nurses and doctors. Unreadiness for collaboration, poor com-

munication and bullying relationships affect the quality of patient

care. Unwell elderly patients with challenging/complex problems have

improved health outcomes when they receive collaborative care from

multidisciplinary teams (geriatricians, nurses, therapists). However,

little is known in geriatrics about the effect of IPE on readiness for

collaboration between nurses and doctors. Our study (started in 2015)

aims to determine this.


Medical/nursing students participated in IPE sessions

supervised by nurses/geriatricians. The sessions involved discuss-

ing cases which highlighted scenarios involving collaboration

between healthcare staff. 54 nursing and 50 medical students

completed Readiness for Inter-professional Learning (RIPL) ques-

tionnaires, before and after sessions. Mean RIPL subscale scores

were compared with a Wilcoxson signed-rank test to determine if

the IPE intervention changed student

s attitudes. A group contain-

ing only medical students acted as a control. Free text feedback

addressed the roles of nurses/doctors and concerns about learning



Nursing students in mixed groups had significant improve-

ments in 2 areas:

negative professional identity

(P = 0.0143) and

positive professional identity

(P = 0.0069). Medical students in

mixed groups had significant improvements in 3 areas, notably

teamwork and collaboration

(P = 0.0012), but also both



positive professional identity

. None showed improvement in


roles and responsibilities

subscale. The control group had no

significant improvement in any subscale scores.


This study continues to demonstrate IPE is an effective

teaching method in geriatrics which can improve student

s commu-

nication/teamwork skills and their perceptions of further shared



Gait pattern of healthy old people for fast walking condition

S. Gillain, M. Boutaayamou, C. Schwartz, M. Demonceau, C. Gerontitis,

E. Salmon, J-L. Croisier, O. Brüls, G. Garraux, J. Petermans.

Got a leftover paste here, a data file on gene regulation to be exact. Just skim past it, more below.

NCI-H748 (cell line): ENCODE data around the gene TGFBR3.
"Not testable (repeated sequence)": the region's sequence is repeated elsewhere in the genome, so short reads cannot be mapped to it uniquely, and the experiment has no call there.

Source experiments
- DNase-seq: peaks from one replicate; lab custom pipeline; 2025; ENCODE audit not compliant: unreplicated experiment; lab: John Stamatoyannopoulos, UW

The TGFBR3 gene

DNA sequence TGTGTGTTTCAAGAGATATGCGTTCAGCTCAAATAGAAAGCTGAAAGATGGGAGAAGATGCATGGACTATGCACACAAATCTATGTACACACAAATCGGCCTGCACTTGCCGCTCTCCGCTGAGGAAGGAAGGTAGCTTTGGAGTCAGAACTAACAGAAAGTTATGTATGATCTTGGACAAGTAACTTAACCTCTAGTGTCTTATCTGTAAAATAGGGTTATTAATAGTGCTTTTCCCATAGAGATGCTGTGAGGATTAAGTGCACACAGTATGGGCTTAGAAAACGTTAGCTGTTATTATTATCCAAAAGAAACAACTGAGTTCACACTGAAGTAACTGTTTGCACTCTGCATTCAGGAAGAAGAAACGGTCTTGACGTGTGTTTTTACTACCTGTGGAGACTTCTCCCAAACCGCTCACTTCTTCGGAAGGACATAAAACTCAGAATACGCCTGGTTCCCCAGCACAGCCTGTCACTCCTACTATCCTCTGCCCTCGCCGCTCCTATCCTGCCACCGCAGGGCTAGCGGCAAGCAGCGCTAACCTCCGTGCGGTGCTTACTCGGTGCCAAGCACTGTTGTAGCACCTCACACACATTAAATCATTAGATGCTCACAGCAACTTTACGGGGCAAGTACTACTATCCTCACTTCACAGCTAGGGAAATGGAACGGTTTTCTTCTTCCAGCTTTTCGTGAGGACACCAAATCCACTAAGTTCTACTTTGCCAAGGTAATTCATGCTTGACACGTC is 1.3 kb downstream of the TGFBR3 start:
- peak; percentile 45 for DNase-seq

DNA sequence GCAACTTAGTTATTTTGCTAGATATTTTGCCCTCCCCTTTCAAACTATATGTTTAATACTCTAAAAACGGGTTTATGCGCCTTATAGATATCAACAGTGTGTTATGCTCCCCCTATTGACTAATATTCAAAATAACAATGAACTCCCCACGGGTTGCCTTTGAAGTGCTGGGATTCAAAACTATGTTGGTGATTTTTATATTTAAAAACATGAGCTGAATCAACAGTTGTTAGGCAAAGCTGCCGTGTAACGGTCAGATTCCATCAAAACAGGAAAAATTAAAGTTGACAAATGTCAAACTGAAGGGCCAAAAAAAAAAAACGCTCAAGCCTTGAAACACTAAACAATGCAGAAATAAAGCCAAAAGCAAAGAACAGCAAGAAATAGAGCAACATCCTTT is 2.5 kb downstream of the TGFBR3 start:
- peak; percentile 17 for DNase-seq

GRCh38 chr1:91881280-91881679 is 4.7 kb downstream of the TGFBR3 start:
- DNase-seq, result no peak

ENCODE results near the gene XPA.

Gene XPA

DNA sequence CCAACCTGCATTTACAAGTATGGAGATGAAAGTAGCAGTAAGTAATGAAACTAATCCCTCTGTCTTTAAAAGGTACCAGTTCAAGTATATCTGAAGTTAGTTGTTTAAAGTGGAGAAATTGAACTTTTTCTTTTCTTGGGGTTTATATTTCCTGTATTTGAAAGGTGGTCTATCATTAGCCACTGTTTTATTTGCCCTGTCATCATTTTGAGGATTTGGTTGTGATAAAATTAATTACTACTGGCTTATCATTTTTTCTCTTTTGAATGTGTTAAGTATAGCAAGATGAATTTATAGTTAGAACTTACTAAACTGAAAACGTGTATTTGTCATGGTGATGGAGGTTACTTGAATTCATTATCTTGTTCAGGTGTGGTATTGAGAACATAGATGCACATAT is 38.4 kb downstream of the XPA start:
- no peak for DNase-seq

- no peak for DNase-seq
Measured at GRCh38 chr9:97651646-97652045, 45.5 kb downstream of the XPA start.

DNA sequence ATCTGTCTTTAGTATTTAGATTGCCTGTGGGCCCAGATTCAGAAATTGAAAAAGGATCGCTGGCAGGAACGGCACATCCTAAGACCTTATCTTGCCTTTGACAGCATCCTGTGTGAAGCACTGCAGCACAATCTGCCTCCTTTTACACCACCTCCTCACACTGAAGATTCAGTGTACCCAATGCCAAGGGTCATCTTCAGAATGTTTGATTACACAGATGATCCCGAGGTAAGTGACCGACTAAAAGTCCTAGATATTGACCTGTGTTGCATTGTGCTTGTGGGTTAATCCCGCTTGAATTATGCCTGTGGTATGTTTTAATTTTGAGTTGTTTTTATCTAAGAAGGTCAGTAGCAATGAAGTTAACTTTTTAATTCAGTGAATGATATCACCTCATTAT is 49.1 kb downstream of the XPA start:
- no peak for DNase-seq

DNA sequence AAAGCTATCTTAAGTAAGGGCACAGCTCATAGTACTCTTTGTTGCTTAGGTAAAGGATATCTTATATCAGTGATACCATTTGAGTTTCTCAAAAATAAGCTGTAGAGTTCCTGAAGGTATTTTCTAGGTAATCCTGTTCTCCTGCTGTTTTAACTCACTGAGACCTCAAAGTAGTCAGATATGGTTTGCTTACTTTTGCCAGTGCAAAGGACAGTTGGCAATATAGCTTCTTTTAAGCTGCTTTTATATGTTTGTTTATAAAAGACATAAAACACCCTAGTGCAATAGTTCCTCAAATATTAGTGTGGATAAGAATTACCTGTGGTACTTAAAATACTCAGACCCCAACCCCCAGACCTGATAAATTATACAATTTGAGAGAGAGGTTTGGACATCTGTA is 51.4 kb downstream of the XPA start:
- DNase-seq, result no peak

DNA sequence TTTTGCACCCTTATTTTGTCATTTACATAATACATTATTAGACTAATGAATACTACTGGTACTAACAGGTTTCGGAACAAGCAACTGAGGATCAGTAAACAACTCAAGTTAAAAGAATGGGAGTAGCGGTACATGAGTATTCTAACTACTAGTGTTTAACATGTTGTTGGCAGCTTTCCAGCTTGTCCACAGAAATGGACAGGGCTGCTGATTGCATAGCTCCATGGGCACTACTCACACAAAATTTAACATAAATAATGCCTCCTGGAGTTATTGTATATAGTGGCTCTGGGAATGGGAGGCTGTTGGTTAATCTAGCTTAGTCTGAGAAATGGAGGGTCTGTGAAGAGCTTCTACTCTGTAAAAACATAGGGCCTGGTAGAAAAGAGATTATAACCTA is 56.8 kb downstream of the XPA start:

Hospital of Liège, Belgium


Gait patterns of healthy ageing are needed to allow a

comparison with pathological situations. However few data are

available. Objective: To present gait pattern of healthy older specially

checked to be

healthy walkers



140 volunteers benefited of a geriatric assessment

including clinical and functional evaluations in order to exclude

those having neurologic disorders, a history of fall, a previous

stroke, neuroleptic drugs or alcohol consumption, mood or

cognitive disorders and musculoskeletal complains. Gait data

were simultaneously recorded using a tri-axial accelerometer

carried on the waist and four 3D markers placed on each foot at

the level of the heel and the toe. Volunteers walked at fast self-

selected speed. The extracted gait parameters were: gait speed,

stride length, stride frequency, regularity and symmetry, swing and

stance time, double support time and minimum toe clearance.

Gait speed and stride length were normalized to the right leg

length. A statistical analysis was carried out using SAS 9.4 version.

Results were considered statistically significant at the 5% critical

level a (p-value < 0.05).


Data of twelve gait parameters from sixty six



mean aged of 70 years old (min 65 and max 88 years) were

presented according to gender and age. Significant differences were

shown according to gender.


This work provides reference gait values from

healthy elderly people which can be used by clinicians and


Oral presentations / European Geriatric Medicine 7S1 (2016) S1